Reduce

Syntax

  • reduce(function, iterable[, initializer])

Parameters

ParameterDetails
functionfunction that is used for reducing the iterable (must take two arguments). (positional-only)
iterableiterable that's going to be reduced. (positional-only)
initializerstart-value of the reduction. (optional, positional-only)

Remarks

reduce might be not always the most efficient function. For some types there are equivalent functions or methods:

  • sum() for the sum of a sequence containing addable elements (not strings):

    sum([1,2,3])                                 # = 6
    
  • str.join for the concatenation of strings:

    ''.join(['Hello', ',', ' World'])            # = 'Hello, World'
    
  • next together with a generator could be a short-circuit variant compared to reduce:

    # First falsy item:
    next((i for i in [100, [], 20, 0] if not i)) # = []  
    

Overview

# No import needed


# No import required...
from functools import reduce # ... but it can be loaded from the functools module


from functools import reduce # mandatory

reduce reduces an iterable by applying a function repeatedly on the next element of an iterable and the cumulative result so far.

def add(s1, s2):
    return s1 + s2

asequence = [1, 2, 3]

reduce(add, asequence)  # equivalent to: add(add(1,2),3)
# Out: 6

In this example, we defined our own add function. However, Python comes with a standard equivalent function in the operator module:

import operator
reduce(operator.add, asequence)
# Out: 6

reduce can also be passed a starting value:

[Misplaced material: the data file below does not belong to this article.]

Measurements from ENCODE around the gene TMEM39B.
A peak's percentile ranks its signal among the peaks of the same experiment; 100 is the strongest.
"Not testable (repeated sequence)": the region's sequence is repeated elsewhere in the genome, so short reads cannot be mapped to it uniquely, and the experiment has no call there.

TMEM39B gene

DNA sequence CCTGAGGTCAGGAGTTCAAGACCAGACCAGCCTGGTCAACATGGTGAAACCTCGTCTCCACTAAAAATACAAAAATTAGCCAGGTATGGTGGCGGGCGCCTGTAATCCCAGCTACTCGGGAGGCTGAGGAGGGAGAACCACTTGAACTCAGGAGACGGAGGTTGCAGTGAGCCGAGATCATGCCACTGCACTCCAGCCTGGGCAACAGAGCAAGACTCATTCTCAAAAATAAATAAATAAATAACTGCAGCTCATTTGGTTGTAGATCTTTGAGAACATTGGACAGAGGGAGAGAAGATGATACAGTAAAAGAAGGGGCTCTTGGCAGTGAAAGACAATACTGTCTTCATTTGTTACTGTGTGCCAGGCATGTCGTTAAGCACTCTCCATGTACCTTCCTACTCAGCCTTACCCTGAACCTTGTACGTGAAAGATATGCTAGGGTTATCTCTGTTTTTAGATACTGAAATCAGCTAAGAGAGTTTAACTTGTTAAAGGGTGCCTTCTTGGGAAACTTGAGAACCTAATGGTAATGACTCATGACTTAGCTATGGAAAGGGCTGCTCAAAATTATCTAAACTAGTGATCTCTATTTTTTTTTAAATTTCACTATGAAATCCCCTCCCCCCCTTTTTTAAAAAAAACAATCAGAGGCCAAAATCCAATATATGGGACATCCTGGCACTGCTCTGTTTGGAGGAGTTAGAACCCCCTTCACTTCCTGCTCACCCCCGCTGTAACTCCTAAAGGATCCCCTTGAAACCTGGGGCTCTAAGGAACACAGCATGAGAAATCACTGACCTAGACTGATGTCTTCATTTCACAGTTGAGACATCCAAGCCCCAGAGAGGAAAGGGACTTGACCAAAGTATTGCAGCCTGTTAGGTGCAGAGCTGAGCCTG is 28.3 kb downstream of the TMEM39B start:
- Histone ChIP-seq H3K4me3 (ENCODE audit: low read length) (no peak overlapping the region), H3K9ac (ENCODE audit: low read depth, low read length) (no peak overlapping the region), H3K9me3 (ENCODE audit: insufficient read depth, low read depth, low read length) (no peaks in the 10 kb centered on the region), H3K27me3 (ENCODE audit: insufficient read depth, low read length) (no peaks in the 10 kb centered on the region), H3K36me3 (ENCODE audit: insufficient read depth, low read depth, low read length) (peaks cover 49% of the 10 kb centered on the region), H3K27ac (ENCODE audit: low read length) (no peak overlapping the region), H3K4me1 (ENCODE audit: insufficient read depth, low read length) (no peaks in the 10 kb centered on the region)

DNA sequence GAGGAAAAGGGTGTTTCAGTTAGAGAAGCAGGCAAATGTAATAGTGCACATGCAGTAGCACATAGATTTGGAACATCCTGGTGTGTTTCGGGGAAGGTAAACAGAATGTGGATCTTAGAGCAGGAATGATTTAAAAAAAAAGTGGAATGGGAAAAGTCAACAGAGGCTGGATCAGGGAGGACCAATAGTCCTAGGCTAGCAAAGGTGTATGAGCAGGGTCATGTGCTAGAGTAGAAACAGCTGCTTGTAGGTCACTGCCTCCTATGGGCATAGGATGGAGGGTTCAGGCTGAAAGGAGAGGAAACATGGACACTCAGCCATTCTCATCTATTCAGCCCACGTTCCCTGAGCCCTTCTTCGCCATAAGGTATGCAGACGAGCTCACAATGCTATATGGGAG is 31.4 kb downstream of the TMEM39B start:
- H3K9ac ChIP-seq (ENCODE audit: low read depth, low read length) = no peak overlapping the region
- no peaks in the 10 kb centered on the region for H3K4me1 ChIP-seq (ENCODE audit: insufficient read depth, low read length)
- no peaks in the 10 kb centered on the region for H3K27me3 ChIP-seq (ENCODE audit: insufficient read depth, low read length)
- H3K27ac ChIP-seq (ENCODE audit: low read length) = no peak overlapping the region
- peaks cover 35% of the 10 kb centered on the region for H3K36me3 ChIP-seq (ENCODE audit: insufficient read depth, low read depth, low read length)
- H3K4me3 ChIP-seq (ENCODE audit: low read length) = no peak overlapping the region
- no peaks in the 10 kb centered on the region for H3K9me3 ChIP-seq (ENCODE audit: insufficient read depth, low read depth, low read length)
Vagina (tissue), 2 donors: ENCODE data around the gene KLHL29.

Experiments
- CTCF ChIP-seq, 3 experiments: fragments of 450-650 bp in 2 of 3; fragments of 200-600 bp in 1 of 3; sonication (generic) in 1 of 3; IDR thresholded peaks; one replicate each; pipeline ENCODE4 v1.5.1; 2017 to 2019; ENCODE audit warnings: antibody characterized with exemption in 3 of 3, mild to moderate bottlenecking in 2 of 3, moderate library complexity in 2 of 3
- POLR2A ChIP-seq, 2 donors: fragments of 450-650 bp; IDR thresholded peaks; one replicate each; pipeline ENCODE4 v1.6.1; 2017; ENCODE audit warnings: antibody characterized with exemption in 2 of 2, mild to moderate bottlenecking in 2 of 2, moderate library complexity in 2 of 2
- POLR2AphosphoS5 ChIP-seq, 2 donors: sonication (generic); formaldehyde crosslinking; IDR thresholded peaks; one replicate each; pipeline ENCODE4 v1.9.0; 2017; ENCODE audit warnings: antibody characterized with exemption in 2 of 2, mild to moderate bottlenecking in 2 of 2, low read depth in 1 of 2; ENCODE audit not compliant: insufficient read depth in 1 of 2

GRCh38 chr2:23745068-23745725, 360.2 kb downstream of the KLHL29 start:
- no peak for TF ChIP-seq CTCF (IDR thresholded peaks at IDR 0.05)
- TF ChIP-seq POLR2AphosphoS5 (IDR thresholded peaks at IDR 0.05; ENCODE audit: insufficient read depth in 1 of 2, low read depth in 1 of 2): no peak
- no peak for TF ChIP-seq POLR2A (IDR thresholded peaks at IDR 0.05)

reduce(add, asequence, 10)
# Out: 16

Cumulative product

import operator
reduce(operator.mul, [10, 5, -3])
# Out: -150

First truthy/falsy element of a sequence (or last element if there is none)

# First falsy element or last element if all are truthy:
reduce(lambda i, j: i and j, [100, [], 20, 10])    # = []
reduce(lambda i, j: i and j, [100, 50, 20, 10])    # = 10

# First truthy element or last element if all falsy:
reduce(lambda i, j: i or j, [100, [], 20, 0])     # = 100
reduce(lambda i, j: i or j, ['', {}, [], None])   # = None

Instead of creating a lambda-function it is generally recommended to create a named function:

def do_or(i, j):
    return i or j

def do_and(i, j):
    return i and j

reduce(do_or, [100, [], 20, 0])                   # = 100
reduce(do_and, [100, [], 20, 0])                  # = []

Non short-circuit variant of any/all

reduce will not terminate the iteration before the iterable has been completly iterated over so it can be used to create a non short-circuit any() or all() function:

import operator
# non short-circuit "all"
reduce(operator.and_, [False, True, True, True]) # = False

# non short-circuit "any"
reduce(operator.or_, [True, False, False, False]) # = True

Using reduce

def multiply(s1, s2):
    print('{arg1} * {arg2} = {res}'.format(arg1=s1, 
                                           arg2=s2, 
                                           res=s1*s2))
    return s1 * s2

asequence = [1, 2, 3]

Given an initializer the function is started by applying it to the initializer and the first iterable element:

cumprod = reduce(multiply, asequence, 5)
# Out: 5 * 1 = 5
#      5 * 2 = 10
#      10 * 3 = 30
print(cumprod)
# Out: 30

Without initializer parameter the reduce starts by applying the function to the first two list elements:

cumprod = reduce(multiply, asequence)
# Out: 1 * 2 = 2
#      2 * 3 = 6
print(cumprod)
# Out: 6